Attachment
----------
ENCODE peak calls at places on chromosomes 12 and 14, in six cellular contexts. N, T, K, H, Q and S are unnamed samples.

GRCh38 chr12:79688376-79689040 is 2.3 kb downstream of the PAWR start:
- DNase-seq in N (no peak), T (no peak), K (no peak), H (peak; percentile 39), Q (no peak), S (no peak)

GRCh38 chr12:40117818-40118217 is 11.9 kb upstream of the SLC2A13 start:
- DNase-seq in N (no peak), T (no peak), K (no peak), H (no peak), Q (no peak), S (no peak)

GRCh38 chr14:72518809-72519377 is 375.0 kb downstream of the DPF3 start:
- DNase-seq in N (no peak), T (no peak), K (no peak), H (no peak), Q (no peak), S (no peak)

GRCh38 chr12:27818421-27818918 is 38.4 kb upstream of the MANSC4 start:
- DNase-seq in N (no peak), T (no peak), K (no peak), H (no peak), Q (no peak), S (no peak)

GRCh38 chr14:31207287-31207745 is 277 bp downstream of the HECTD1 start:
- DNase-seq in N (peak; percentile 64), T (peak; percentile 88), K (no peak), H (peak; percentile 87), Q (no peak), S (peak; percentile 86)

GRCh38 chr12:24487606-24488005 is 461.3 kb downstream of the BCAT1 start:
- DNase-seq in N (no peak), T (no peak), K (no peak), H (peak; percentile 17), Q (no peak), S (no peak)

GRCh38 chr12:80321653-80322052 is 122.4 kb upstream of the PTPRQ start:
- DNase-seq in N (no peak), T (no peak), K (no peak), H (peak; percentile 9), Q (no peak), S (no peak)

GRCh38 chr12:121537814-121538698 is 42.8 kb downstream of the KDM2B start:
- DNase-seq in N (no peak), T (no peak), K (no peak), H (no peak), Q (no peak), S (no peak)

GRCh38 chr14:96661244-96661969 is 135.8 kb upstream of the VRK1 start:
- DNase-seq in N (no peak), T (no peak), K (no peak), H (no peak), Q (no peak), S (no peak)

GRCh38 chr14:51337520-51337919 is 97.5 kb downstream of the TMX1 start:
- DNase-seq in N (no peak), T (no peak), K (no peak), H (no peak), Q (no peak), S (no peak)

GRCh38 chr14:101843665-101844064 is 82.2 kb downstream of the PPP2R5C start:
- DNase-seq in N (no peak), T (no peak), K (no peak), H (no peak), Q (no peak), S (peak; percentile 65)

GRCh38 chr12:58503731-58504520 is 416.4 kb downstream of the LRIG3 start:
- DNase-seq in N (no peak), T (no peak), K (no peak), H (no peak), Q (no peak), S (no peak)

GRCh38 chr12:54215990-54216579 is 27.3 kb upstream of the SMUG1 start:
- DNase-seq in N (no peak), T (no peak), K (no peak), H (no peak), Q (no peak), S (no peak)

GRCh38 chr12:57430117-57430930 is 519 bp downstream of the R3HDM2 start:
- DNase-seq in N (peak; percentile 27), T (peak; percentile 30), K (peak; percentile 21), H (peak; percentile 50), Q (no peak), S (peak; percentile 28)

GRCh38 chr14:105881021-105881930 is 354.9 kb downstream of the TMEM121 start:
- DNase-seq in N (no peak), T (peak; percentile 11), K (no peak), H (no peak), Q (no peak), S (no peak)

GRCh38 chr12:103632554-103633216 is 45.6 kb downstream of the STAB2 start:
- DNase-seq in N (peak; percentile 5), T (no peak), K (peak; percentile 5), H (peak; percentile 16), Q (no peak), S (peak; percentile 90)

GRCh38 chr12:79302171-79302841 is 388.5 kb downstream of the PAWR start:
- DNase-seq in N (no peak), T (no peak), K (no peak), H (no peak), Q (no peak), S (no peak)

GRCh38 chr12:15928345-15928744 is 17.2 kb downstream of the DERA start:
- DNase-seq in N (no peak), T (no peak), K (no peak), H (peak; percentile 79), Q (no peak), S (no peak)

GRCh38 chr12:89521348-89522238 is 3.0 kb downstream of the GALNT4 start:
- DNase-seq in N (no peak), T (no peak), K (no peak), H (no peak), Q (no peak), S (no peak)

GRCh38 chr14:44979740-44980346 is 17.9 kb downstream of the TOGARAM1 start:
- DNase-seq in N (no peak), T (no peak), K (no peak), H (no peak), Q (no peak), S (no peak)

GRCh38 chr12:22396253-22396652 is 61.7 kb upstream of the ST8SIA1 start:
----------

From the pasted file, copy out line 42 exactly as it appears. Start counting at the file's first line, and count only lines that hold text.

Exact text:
GRCh38 chr12:22396253-22396652 is 61.7 kb upstream of the ST8SIA1 start: